Hot Topics in ESG for Directors and Executives to Consider
This memorandum highlights key recent developments in environmental, social and governance matters of relevance to public and private companies globally. For more information on this evolving business and legal landscape, we encourage you to reach out to your regular Sullivan & Cromwell contact or the lawyers listed on our ESG practice website.
- A wave of proposed new corporate climate and sustainability reporting standards from the ISSB, EU, UK and US, among others, means companies will begin to be subject to increasingly prescriptive, and potentially divergent, ESG reporting requirements and heightened liability risks for their ESG disclosures
- Companies, particularly those operating in multiple jurisdictions, should assess what disclosure standards will apply at the parent level and to their subsidiaries and what steps will be needed to comply with the new standards when in force
- Global market for sustainable finance products like green and social bonds, loans and equity and sustainability-linked debt continues to grow dramatically, while the long anticipated EU Green Bond Standard is expected to be finalized soon
- When considering opportunities to participate in the market for sustainable finance products, companies should monitor potentially heightened market or regulatory standards
- Financial institution regulators continue to focus on climate risks and related disclosures in their regulatory and supervisory practices
- Financial institutions, including banks, insurers, and asset managers should continue to assess the impact of climate change on their strategy, governance, risk management, policies, procedures and limits, as well as their climate-related disclosure and reporting obligations
- While some board diversity laws have been subject to challenge and a range of US diversity-related lawsuits have been dismissed, investors and regulators continue to focus on companies’ board and workforce diversity policies and practices
- Companies should continue to monitor whether their policies and practices are aligned with the latest investor and regulatory requirements
In this Issue
- Disclosure and Governance Updates
- Litigation Developments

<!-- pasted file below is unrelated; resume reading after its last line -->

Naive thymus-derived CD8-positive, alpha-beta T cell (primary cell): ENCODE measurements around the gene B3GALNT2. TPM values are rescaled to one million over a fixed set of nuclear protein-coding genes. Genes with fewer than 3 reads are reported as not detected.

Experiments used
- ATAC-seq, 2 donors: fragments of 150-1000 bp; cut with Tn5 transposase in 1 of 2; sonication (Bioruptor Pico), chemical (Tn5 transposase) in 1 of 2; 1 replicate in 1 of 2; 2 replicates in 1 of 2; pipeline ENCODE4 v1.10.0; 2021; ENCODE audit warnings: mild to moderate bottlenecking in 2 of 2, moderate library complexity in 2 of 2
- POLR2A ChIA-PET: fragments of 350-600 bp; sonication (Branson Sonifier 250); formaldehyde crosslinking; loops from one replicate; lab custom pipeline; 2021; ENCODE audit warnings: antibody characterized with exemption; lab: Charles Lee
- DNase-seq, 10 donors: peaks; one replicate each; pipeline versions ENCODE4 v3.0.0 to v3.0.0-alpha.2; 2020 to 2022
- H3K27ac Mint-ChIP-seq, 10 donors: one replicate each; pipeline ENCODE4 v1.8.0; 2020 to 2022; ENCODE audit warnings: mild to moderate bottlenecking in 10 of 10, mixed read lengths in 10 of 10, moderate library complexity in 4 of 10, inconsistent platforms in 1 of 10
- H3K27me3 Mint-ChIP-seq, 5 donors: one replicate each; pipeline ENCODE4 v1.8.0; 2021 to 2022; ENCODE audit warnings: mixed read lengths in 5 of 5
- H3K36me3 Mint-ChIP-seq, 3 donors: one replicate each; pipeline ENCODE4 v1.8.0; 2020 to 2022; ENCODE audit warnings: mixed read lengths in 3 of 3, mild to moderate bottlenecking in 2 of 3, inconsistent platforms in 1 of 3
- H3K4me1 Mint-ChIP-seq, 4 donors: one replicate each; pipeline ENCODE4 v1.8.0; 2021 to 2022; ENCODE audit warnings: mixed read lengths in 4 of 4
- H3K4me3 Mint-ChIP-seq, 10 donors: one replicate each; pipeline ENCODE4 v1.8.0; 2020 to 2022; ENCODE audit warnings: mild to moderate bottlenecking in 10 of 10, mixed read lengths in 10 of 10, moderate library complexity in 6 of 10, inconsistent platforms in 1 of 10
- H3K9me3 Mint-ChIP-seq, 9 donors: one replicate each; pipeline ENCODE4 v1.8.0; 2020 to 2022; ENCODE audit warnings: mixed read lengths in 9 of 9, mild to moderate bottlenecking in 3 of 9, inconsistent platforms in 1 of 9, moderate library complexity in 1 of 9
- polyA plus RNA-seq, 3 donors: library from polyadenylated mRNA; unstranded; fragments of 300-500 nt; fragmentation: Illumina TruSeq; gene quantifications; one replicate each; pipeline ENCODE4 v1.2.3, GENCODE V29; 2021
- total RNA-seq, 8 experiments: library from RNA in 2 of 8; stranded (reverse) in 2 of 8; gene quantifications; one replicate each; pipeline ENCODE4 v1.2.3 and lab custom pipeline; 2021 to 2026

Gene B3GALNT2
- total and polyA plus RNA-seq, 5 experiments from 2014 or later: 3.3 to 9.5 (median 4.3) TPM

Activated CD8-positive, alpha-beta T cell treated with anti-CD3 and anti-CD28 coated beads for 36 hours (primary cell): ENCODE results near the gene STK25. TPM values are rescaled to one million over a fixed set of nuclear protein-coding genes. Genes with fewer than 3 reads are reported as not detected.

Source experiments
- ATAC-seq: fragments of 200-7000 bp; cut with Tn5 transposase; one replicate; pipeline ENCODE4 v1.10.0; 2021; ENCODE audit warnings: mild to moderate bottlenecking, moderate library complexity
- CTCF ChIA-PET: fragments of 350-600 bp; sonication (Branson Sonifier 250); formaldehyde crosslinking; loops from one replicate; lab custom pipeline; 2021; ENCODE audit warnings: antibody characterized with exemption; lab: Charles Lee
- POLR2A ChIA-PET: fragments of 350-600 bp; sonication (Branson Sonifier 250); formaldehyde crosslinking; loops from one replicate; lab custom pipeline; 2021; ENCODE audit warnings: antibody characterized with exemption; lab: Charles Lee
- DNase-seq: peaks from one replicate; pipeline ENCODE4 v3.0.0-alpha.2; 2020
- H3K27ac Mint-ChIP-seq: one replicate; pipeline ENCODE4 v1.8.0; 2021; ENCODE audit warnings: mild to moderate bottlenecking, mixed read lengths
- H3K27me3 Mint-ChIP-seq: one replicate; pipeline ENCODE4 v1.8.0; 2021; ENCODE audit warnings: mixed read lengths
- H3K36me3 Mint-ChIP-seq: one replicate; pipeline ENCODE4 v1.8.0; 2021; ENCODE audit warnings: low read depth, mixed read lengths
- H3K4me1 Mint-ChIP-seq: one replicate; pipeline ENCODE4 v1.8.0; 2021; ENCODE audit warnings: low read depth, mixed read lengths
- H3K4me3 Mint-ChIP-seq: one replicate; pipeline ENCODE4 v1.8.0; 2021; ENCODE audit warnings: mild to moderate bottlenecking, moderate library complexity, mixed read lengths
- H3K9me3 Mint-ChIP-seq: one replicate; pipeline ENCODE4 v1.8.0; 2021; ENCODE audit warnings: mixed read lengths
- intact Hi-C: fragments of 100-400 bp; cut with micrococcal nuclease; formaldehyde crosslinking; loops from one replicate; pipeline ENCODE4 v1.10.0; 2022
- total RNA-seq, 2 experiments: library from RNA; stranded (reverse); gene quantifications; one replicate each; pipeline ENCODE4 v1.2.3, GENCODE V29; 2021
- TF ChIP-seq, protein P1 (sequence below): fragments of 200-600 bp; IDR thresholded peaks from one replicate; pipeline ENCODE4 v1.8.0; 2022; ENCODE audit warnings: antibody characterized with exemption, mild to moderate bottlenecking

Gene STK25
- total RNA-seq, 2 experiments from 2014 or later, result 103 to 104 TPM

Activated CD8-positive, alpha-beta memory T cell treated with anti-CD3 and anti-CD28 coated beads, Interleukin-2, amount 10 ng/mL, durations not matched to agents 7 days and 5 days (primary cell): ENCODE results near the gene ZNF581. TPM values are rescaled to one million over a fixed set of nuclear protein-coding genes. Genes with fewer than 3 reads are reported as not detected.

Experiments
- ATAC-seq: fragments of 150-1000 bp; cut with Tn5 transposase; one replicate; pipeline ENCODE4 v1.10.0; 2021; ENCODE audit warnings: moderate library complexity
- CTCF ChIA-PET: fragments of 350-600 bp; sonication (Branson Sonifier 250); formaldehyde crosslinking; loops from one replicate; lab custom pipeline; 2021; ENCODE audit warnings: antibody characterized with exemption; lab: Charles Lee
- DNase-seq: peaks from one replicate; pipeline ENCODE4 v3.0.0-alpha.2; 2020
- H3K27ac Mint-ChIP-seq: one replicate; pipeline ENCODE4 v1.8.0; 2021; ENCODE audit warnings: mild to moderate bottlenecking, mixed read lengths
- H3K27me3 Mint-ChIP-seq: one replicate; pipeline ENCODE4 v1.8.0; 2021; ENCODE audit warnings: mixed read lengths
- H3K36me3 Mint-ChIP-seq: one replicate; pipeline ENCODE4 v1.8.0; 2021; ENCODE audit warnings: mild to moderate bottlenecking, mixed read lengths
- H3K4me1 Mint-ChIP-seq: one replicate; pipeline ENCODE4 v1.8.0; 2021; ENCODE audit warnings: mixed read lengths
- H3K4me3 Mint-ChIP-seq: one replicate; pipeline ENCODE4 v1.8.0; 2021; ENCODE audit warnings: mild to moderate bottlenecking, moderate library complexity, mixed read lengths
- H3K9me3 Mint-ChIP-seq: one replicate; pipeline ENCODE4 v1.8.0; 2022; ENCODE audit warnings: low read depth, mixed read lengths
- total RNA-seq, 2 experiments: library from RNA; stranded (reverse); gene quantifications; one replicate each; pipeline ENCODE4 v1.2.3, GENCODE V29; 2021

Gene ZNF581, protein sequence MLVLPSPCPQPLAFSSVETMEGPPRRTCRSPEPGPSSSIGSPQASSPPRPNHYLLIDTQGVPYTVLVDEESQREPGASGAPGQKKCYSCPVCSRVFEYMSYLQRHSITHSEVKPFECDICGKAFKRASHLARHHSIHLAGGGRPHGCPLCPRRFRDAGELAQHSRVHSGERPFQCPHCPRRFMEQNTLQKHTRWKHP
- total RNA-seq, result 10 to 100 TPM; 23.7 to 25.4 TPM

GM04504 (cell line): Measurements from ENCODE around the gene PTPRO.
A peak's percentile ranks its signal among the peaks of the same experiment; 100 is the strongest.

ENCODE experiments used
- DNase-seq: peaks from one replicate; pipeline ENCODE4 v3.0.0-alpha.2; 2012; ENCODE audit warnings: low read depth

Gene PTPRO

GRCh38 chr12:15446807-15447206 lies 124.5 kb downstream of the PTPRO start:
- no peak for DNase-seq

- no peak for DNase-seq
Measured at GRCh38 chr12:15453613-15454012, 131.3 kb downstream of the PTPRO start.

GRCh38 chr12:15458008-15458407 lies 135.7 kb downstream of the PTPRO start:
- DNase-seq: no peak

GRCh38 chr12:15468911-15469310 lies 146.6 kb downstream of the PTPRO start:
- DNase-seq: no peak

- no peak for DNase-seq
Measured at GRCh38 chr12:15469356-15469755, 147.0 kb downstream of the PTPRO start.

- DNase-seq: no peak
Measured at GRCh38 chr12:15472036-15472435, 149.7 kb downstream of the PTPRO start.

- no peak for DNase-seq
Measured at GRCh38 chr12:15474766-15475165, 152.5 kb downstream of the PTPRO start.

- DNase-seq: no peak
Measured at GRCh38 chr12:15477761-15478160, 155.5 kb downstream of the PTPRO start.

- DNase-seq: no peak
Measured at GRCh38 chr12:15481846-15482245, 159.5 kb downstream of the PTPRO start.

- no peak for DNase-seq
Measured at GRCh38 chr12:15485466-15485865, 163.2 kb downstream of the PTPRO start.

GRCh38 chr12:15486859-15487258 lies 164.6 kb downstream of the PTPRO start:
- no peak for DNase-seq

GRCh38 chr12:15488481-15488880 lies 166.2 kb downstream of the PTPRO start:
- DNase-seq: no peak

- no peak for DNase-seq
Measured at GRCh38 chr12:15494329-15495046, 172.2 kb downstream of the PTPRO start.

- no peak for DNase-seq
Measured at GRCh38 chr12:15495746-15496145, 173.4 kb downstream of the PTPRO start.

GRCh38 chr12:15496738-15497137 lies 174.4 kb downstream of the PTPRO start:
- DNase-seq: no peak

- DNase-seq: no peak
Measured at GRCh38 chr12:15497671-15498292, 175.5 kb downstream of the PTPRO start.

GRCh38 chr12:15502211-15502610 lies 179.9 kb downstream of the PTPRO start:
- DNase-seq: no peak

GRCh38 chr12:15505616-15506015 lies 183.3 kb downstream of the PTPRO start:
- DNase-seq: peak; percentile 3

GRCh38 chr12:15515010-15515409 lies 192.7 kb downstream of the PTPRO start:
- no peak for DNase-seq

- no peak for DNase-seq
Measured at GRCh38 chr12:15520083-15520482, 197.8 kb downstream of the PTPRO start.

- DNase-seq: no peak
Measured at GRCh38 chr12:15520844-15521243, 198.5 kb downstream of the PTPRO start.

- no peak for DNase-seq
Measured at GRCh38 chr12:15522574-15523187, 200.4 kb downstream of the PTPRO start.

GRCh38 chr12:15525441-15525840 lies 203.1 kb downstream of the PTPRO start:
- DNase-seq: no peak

- Sustainable Finance Developments
- Shareholder Engagement Developments
- Financial Institution Developments
- Competition Law Developments
1. Disclosure and Governance Updates
ISSB Proposes Sustainability Reporting Standards. On March 31, 2022, the IFRS Foundation’s International Sustainability Standards Board (ISSB) published two draft standards aimed at providing a global sustainability reporting baseline for organizations. The ISSB is a standard-setting board for ESG reporting established in 2021. The ISSB’s first proposed standard would require reporting entities to disclose material information about all significant sustainability-related risks and opportunities to which they are exposed, where “materiality” would be determined in the context of information necessary for users of general purpose financial reporting to assess enterprise value. The second proposed standard is specific to climate and would require disclosures on climate-related governance and management, identification of significant climate-related risks and opportunities (within a time horizon over which each could be expected to affect an entity’s business model) and qualitative disclosure on current and anticipated effects of significant climate-related risks and opportunities on an entity’s value chain. The ISSB’s draft climate standard builds off of the existing Task Force on Climate-Related Financial Disclosure (TCFD) framework. The ISSB aims to finalize the new standards by the end of 2022. However, it is unclear the extent to which the standards will be incorporated into or aligned with regulatory requirements, given the US SEC’s own proposed climate rules and the EU’s proposed CSRD requirements (each discussed below) do not currently reference the ISSB standards.